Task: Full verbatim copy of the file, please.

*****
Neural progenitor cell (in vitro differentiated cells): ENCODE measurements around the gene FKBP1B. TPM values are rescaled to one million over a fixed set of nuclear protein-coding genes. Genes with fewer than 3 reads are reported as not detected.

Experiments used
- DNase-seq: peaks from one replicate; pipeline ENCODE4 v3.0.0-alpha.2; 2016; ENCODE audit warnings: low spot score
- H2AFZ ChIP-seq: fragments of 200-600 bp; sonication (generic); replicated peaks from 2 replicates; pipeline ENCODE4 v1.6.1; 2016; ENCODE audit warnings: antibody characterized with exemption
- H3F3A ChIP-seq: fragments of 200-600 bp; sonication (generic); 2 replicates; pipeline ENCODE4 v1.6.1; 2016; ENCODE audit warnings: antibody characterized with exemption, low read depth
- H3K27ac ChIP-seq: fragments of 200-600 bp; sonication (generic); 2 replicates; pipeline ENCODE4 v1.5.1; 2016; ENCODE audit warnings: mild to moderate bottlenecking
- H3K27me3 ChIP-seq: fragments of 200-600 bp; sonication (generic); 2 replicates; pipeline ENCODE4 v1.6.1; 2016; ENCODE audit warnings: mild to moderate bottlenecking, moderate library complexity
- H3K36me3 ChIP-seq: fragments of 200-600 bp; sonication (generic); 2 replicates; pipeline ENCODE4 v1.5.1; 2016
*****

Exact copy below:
Neural progenitor cell (in vitro differentiated cells): ENCODE measurements around the gene FKBP1B. TPM values are rescaled to one million over a fixed set of nuclear protein-coding genes. Genes with fewer than 3 reads are reported as not detected.

Experiments used
- DNase-seq: peaks from one replicate; pipeline ENCODE4 v3.0.0-alpha.2; 2016; ENCODE audit warnings: low spot score
- H2AFZ ChIP-seq: fragments of 200-600 bp; sonication (generic); replicated peaks from 2 replicates; pipeline ENCODE4 v1.6.1; 2016; ENCODE audit warnings: antibody characterized with exemption
- H3F3A ChIP-seq: fragments of 200-600 bp; sonication (generic); 2 replicates; pipeline ENCODE4 v1.6.1; 2016; ENCODE audit warnings: antibody characterized with exemption, low read depth
- H3K27ac ChIP-seq: fragments of 200-600 bp; sonication (generic); 2 replicates; pipeline ENCODE4 v1.5.1; 2016; ENCODE audit warnings: mild to moderate bottlenecking
- H3K27me3 ChIP-seq: fragments of 200-600 bp; sonication (generic); 2 replicates; pipeline ENCODE4 v1.6.1; 2016; ENCODE audit warnings: mild to moderate bottlenecking, moderate library complexity
- H3K36me3 ChIP-seq: fragments of 200-600 bp; sonication (generic); 2 replicates; pipeline ENCODE4 v1.5.1; 2016